Composition of lipids from the First Lusatian lignite seam of the Konin Basin (Poland): Relationships with vegetation, climate and Carbon cycling during the mid-Miocene Climatic Optimum

Achim Bechtel, Marek Widera, Michal Woszczyk

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Samples of detrital lignite have been collected for detailed organic geochemical and carbon isotope analyses from the First Lusatian lignite seam at the Adamów, Jóźwin IIB and Tomisławice opencast mines, deposited after the last peak of the Mid-Miocene Climatic Optimum. Carbon isotopic compositions of biomarkers from Polish lignite are reported for the first time. The aim of the study is to improve the chemotaxonomic value of biomarkers by relating the results to existing paleobotanical data, and to gain information about the influencing factors on δ 13C of lignite and lipids. Furthermore, biomarker and isotopic proxies are tested for their applicability in paleoclimate studies. The molecular composition of the extracted lipids is highly variable, including leaf-wax n-alkanes in the C 23 to C 31 range, diterpenoids, hopanoids, and angiosperm-derived triterpenoids, as well as saturated fatty acids, long-chain n-alkanols and n-alkan-2-ones. The relative abundances of mid-chain (C 23, C 25) n-alkanes and their 1–2‰ higher δ 13C values compared to long-chain n-alkanes (C 29, C 31) argue for a minor contribution of macrophytes (graminoids, etc.) to peat formation, enhanced during periods of raised water level. The presence of ferruginol and dehydroferruginol testifies the contribution of Taxodiaceae. The abundances of pimarane-type diterpenoids and the presence of non-aromatic abietane-derivatives argue for the contribution of Pinaceae. Based on the presence of lupeol and lupane-type triterpenoids, an input of Betulaceae can be concluded. The contribution of further angiosperms cannot be specified based on the composition of pentacyclic triterpenoids. However, the results indicate mixed vegetation, and are in agreement with paleobotanical data highlighting abundant conifers of the Taxodiaceae/Cupressaceae and Pinaceae families, as well as angiosperms of various families (e.g., Nyssa, Quercus, Fagus), including Betulaceae (e.g., Alnus, Betula, Corylus). Based on the relationship between the carbon preference index of n-alkanes and mean annual air temperatures, obtained from a global database of peatlands, an average temperature of 24.5 °C is obtained. This value is significantly higher as estimated from paleobotanical data (15.7–19.7 °C), probably due to the influence of changes in vegetation on carbon preference index. The relative abundances of diterpenoids versus di- plus angiosperm-derived triterpenoids in detrital lignite samples revealed variable contributions of gymnosperms and angiosperms during the middle Miocene. Consistent with these results, a positive relationship exists between the di-/(di- + tri-) terpenoid biomarker ratios and δ 13C of lignite samples, indicating the dominating role of varying gymnosperm/angiosperm contributions on the carbon isotopic composition of lignite. The C-isotope data of long-chain n-alkanes, diterpenoids, and angiosperm-derived triterpenoids co-vary within the profiles, arguing for an overall control of changes in δ 13C of atmospheric CO 2 on δ 13C of plant lipids. Fluctuations in δ 13C of individual compounds may also be related to changes in carbon cycling within the peat, humidity and air temperature. The influence of local variations in ambient CO 2 (e.g., the canopy effect) cannot be excluded.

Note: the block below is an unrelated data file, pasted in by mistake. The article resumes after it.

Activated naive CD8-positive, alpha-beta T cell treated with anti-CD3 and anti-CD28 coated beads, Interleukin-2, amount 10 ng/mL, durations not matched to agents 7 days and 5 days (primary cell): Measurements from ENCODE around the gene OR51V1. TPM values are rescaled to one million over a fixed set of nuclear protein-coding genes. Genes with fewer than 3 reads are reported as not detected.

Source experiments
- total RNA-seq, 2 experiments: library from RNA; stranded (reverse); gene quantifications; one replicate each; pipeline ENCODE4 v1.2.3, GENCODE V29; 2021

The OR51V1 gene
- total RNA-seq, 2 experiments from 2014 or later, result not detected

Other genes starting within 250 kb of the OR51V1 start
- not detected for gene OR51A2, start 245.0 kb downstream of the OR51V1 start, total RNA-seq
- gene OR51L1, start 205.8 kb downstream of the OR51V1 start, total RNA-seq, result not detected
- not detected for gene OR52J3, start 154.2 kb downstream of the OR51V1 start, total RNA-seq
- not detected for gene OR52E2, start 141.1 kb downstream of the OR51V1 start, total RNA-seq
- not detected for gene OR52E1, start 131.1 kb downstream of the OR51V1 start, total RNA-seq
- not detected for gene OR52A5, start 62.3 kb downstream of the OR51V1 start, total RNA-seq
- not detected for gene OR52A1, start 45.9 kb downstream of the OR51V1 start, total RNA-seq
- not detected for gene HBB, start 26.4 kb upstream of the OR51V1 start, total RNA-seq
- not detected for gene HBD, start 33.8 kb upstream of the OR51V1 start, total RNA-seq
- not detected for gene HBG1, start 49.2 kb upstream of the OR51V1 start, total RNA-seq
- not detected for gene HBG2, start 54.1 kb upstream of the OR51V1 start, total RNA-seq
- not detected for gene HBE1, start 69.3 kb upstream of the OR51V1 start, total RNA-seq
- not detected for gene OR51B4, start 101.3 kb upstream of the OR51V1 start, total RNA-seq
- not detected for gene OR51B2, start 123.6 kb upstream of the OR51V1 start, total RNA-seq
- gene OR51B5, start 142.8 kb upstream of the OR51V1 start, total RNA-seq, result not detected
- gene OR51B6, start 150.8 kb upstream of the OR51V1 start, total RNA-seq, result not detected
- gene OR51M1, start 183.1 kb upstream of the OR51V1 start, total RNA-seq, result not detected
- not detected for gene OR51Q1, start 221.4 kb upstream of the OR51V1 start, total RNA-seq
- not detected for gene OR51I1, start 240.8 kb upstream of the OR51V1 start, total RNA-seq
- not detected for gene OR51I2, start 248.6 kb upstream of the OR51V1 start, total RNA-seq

Original languageEnglish
Article number103908
Number of pages17
JournalInternational journal of coal geology
Issue numberDecember
Publication statusE-pub ahead of print - 12 Aug 2019

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